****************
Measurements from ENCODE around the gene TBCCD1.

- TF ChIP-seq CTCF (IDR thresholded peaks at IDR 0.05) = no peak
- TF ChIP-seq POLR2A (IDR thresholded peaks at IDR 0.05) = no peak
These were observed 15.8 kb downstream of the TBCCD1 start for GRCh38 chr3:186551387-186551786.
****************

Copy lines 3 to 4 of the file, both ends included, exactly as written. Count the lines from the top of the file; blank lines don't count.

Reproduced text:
- TF ChIP-seq POLR2A (IDR thresholded peaks at IDR 0.05) = no peak
These were observed 15.8 kb downstream of the TBCCD1 start for GRCh38 chr3:186551387-186551786.